How do kJ and Calories relate to cycling?

Cyclists consume Calories by eating, and expend kJ by riding.  If a Calorie is equal to 4.183 kJ, that must mean for every 4 kJ expended we only burn 1 Calorie, right…?

The human body is an incredible machine and continues to boggle my mind every day, but it is rather inefficient at converting food into mechanical energy, i.e. turning that gel you just hastily downed into wattage to the pedals.  So inefficient in fact that it only converts about 25% of the food we consume into actual mechanical energy (1).  The other 75% is dissipated as heat.  So, the people who say you only burn 1/4 of the kJ expended during a ride as Calories are incorrect.  This would mean athletes would be able complete an entire Ironman on only a handful of gels, obviously this is not the case.

Remember from above, the pedals and power meter are only receiving about 25% of each Calorie we burn due to the inefficiency of the body.  Thus, if 1 Calorie is equal to ~4 kJ, but it takes 4 Calories to produce 1 kJ of mechanical energy, for all intents and purposes, kJ expenditure during your ride is equal to Calories burned.

Weight loss from cycling

Now, armed with the knowledge of understanding how many kJ you produce during a ride is approximately how many Calories you burn we can play around with our total Calories consumed for the day to promote weight loss.  Here is what I do myself when I am looking to achieve race weight and has worked very well for me the past few years…

  1. Figure out what your basal metabolic rate (BMR) is.  This calculator gives you an estimate of what your BMR is, if you want a more precise number here I recommend a VO2 BMR test.
  2. Use a Calorie tracker.  I use My Fitness Pal and find it to be excellent.  The best part is it communicates with many other apps (Strava, Training Peaks, etc.) and automatically modifies your Calories and macronutrients for the day based on your exercise.
  3. Keep your total Calories consumed for the day SAFELY below your Calories expended to promote weight loss and keep this process going until you reach your target weight.  Safe daily Caloric debt is ~500-1000 Calories per day, or 1-2 lbs lost per week.  (3)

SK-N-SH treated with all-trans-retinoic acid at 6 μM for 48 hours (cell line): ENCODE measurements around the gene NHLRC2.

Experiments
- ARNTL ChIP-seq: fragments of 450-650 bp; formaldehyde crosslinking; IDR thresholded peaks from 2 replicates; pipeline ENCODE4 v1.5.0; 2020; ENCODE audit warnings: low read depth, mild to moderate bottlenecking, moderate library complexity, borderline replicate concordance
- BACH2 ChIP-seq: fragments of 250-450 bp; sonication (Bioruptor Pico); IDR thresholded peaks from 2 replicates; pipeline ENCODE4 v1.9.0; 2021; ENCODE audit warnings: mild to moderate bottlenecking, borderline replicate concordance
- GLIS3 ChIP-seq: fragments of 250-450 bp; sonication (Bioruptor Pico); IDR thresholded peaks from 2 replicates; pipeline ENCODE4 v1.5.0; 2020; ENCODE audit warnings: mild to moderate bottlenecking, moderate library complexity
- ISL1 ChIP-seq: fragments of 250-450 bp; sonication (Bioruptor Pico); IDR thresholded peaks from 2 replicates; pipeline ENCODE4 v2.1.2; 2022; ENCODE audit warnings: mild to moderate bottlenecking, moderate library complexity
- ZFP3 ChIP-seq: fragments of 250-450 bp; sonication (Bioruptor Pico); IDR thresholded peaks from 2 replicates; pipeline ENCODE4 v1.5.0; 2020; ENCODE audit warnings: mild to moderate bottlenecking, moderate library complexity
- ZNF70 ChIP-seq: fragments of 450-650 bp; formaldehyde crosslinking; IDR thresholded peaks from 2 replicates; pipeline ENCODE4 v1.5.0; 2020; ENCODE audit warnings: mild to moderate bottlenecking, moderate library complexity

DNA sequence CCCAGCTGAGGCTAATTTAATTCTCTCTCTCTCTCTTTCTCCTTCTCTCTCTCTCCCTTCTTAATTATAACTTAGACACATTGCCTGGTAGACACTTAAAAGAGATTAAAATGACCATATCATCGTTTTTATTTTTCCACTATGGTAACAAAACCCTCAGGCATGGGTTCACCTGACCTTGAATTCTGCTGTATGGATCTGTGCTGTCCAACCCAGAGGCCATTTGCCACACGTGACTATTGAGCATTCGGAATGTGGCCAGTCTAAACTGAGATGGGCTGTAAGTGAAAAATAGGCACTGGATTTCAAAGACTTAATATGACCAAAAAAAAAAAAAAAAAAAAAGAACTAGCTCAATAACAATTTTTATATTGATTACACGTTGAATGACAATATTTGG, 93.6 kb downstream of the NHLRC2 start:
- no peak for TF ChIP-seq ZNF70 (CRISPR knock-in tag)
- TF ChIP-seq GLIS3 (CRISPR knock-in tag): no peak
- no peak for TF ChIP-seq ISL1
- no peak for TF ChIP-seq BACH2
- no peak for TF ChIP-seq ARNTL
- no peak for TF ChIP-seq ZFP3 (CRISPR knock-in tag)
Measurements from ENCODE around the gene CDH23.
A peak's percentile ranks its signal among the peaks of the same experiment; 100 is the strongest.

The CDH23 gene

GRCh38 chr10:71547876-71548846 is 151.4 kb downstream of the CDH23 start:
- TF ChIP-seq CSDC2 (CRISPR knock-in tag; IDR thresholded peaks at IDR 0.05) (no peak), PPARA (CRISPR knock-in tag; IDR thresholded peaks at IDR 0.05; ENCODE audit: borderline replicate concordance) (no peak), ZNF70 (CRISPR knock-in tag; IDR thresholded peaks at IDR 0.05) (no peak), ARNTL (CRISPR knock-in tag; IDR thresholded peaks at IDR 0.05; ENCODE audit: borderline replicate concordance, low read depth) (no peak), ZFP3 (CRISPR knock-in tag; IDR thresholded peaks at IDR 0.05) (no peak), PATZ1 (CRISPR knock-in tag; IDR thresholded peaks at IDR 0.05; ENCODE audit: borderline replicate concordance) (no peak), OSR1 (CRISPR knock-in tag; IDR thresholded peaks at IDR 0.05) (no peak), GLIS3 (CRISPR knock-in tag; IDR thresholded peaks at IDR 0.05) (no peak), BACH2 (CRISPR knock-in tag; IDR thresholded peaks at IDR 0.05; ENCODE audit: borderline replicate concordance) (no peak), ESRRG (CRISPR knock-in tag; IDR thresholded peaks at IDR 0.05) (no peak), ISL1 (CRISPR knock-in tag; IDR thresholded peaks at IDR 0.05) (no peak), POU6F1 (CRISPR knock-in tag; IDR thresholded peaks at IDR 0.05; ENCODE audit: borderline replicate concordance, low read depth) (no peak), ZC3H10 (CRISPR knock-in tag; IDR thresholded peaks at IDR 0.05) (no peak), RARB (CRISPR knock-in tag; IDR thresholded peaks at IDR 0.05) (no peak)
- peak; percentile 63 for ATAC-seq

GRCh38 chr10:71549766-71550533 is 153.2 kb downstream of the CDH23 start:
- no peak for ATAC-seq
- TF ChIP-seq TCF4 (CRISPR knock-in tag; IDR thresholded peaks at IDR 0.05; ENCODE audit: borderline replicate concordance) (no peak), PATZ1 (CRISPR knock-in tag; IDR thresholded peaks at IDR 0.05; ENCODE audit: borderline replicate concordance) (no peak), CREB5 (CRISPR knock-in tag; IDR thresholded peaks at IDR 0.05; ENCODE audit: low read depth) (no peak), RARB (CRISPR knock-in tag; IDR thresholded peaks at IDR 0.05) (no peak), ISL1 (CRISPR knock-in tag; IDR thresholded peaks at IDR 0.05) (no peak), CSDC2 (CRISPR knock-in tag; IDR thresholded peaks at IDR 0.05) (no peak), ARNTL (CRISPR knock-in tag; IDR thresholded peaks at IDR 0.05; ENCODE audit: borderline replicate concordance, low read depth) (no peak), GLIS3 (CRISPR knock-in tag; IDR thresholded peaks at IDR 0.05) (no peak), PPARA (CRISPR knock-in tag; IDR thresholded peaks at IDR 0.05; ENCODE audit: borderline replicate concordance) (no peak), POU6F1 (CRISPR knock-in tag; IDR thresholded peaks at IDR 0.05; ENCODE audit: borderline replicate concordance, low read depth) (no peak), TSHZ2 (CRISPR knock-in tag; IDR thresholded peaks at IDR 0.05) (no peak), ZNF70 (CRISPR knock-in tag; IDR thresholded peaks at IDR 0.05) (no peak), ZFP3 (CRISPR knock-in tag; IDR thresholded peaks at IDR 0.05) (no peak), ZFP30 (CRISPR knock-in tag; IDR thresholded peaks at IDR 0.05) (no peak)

1. Remember though, you also need to meet your macronutrients for the day to keep yourself healthy, help your body repair itself after intense workouts, and make those fitness gains.  So, choose foods that have the highest nutrient density without the added Calories, i.e, you can meet your Calorie goals by eating nothing but ice cream and french fries, but good luck performing at the level you want to by eating that garbage!
  4. Monitor yourself closely.  If you are becoming sick more often, irritable, light-headed/dizzy, aren’t recovering from your workouts, or just plain don’t feel like yourself you may be losing weight too fast or have gone below your weight loss threshold (too lean).
  5. Hire the help of a licensed dietician/nutritionist.  Again, the above is what works for me and most of my athletes, but may not work for you.  As always, talk to your doctor before embarking on a weight loss program and seek professional help if you have any preexisting medical conditions.

So, a kilojoule is simply a way to express energy or work and has many uses in cycling ranging from gauging the difficulty of a workout to helping with weight loss.  Make this the year when you trade that steak & cheese sub for a spinach, beet, and goat cheese salad, drop those stubborn pounds, achieve race weight, look even better in Lycra, and push your watts per kilogram to new heights!


(1) Buccholz, A., & Schoeller, D. (2004). Is a calorie a calorie? The American Journal of Clinical Nutrition, 79(5), 899S-906S.
(2) http://dictionary.reference.com/browse/joule
(3) http://www.cdc.gov/healthyweight/losing_weight